In the Brockley Whins area of South Tyneside are two adjoining housing estates. To the west is the Scotch estate where all the roads are named after cities and towns in Scotland, which is Jarrow NE32. To the east is the Australian estate in South Shields NE34, roads named after cities and towns in Australia. Linking the two is Perth Avenue, proving that someone in the planning department had a sense of humour. Qantas now provide a 17.5 hour direct flight from Perth, Australia, to London Heathrow, but Perth, Scotland, is easier to reach by train in around three hours, including on LNER’s direct Highland Chieftain from Darlington and Newcastle once a day. Otherwise change from LNER to Scotrail at Edinburgh Waverley. Perth station appeared in the film “The King’s Speech”.

I usually get to Perth once a year, usually on a Friday at the end of August, when bus and rail firm Stagecoach, headquartered in the City, has its AGM. I usually try to visit somewhere else at the time, and last year it was Branklyn Garden, a small but fascinating National Trust for Scotland garden on the east side of the River Tay. To get there I walked across a railway bridge accessed from Tay Street, alongside the river, and walked up to the Garden with a pleasant cup of coffee and cake on the terrace outside the café. This attractive garden was developed by John and Dorothy Renton in the early 1920s after they built their Arts & Crafts-inspired house. It’s set on the side of Kinnoull Hill, overlooking Perth. The couple were keen to have a garden that featured rare and unusual plants and flowers from all over the world. Thanks to the seeds collected by renowned plant hunters and due to Dorothy’s remarkable gardening skills, the couple’s wish was granted. There’s a Branklyn Gardens also in Ingleby Barwick on Teesside. Don’t get confused! Today, gardeners and botanists come from across the globe between April and October to admire Branklyn’s outstanding collection, particularly the the rhododendrons, alpines and peat-garden plants. But the riverside park which I walked through to the city centre has plenty of interest of its own.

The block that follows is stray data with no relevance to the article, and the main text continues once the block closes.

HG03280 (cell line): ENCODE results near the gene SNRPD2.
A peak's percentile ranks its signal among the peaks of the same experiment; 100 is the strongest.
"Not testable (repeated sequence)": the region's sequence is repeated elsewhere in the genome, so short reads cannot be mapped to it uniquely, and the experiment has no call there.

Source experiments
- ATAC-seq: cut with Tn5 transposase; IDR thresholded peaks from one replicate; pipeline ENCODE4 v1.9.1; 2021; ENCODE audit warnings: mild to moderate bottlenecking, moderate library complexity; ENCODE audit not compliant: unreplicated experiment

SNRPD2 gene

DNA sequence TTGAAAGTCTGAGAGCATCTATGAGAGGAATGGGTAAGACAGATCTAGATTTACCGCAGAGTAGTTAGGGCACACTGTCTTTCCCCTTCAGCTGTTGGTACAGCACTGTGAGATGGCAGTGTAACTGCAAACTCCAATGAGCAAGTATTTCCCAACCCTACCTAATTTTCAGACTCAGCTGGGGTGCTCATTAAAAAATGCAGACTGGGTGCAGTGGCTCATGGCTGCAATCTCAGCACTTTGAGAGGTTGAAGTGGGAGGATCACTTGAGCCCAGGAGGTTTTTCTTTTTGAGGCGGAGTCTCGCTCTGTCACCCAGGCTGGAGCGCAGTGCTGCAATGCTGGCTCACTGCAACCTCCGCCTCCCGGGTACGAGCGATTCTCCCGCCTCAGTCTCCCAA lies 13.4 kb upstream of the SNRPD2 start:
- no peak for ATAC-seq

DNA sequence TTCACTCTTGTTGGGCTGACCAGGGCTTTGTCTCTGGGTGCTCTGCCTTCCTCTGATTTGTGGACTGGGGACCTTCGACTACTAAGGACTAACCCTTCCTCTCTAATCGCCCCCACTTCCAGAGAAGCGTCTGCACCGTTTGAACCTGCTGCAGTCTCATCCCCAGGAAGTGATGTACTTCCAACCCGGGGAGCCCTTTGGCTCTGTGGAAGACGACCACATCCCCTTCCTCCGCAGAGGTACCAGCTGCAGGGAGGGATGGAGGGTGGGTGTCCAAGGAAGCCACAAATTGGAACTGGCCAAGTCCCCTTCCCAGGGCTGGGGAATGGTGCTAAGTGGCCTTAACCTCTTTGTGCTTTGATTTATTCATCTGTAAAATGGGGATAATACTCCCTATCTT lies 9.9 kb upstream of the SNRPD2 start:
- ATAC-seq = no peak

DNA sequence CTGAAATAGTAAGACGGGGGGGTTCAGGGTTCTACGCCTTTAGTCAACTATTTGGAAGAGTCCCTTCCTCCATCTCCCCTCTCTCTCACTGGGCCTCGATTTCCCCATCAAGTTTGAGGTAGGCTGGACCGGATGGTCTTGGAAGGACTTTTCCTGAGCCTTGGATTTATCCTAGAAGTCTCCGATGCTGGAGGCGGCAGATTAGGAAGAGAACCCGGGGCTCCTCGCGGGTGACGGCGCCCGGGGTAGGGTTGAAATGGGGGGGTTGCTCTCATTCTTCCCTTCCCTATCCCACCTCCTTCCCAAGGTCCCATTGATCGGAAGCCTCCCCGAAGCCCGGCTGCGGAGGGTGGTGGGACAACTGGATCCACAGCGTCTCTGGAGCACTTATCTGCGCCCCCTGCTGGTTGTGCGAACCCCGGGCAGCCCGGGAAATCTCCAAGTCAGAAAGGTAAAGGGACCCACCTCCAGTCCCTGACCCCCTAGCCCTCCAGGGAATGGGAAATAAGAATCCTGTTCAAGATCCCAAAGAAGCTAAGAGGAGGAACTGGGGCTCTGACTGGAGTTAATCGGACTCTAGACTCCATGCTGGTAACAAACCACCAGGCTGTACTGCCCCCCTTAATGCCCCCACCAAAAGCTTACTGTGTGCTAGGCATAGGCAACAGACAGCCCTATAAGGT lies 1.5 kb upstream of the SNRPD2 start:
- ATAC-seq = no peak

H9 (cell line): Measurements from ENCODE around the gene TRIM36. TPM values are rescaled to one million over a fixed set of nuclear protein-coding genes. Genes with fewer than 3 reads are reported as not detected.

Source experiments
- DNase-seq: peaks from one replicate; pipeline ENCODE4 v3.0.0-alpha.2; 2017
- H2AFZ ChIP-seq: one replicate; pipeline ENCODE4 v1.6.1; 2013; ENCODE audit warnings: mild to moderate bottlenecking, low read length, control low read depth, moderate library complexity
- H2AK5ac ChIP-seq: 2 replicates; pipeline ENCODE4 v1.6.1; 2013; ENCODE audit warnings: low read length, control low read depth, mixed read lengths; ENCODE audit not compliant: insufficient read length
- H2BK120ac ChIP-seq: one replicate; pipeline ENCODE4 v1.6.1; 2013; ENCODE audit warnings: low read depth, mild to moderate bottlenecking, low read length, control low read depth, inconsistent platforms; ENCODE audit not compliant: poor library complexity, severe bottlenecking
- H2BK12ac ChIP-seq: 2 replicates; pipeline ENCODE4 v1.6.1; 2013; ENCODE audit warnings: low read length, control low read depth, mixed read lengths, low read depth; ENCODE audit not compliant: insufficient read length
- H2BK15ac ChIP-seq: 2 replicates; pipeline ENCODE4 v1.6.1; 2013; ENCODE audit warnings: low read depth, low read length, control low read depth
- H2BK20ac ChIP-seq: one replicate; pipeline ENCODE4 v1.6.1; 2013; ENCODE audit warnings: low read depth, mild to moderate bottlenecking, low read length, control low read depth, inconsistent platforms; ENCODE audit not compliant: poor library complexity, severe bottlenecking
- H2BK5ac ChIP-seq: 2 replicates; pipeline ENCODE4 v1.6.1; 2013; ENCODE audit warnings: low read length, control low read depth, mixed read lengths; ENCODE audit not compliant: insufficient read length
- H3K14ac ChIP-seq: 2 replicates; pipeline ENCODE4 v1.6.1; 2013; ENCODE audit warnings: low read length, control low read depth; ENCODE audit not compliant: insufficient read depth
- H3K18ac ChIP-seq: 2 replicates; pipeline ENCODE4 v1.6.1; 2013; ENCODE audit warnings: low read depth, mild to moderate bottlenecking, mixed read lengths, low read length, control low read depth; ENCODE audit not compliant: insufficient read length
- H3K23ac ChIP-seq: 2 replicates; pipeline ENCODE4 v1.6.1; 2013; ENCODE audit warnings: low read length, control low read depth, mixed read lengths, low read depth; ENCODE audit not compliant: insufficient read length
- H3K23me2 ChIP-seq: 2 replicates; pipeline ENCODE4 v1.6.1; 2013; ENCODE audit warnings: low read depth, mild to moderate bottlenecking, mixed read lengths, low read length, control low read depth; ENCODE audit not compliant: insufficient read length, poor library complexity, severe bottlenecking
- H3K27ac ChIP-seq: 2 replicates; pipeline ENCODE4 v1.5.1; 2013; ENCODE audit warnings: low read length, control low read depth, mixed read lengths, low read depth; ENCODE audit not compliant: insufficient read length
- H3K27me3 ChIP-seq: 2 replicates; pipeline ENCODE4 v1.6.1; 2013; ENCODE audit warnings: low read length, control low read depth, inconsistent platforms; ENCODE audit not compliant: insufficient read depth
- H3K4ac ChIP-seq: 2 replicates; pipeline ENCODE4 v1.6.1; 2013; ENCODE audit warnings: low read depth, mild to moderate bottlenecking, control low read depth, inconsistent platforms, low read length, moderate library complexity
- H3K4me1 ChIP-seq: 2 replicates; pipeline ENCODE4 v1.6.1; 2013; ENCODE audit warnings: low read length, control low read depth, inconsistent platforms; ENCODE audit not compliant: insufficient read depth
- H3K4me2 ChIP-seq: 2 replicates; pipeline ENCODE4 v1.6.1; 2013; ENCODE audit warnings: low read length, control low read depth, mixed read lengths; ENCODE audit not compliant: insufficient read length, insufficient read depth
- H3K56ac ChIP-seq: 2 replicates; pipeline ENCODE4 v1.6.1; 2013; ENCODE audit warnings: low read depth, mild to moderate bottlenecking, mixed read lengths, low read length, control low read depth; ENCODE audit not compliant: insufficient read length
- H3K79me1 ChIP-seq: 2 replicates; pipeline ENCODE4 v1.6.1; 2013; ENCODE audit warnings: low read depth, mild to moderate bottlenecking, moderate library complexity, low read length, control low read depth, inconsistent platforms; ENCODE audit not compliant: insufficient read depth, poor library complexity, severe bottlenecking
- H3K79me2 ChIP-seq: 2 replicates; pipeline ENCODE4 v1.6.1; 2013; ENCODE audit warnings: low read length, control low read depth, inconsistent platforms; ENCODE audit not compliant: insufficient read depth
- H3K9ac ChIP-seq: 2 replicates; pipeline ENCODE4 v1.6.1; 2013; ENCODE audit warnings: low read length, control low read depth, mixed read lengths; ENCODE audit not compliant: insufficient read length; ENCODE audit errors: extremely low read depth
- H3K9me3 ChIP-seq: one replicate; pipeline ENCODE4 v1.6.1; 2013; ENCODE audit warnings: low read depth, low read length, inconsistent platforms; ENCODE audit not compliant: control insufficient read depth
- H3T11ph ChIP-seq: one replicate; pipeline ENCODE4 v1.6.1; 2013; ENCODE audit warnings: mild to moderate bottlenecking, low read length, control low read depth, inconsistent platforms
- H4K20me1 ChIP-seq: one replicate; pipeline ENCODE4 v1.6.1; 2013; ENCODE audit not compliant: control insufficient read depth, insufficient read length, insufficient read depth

Scone Palace, crowning place of Scottish Kings, is on winter hours through February and March, offering FREE admission to the huge grounds and shops until full opening in April. If you are in need of a haircut, try Sweeney Todd’s on South Street, unless the photo puts you off! The Perth Concert Hall and Museum and Art Gallery in the north east quadrant of the city are worth a visit, and a twenty minute walk out of town will take you to the Black Watch Regimental Museum, open through the winter, which is acclaimed as one of the best regimental museums in the UK and there’s a bus back into the city centre and the station from outside the museum.
Whilst Perth can easily be visited in a day, you might want to stay a night or two and I have two recommendations. Right opposite the station is the Station Hotel, not as grand as it used to be but comfortable enough and a great place to drop your luggage before going out to explore. A trip advisor reviewer described it as having “masses of potential” which can be a euphemism for “in need of refurbishment”. But it’s a great building to have a poke around and at £35-£50 a room this time of year is a bargain. More upmarket in the city centre’s South Street is the Salutation Hotel, also walkable from the station.

By Alex Nelson





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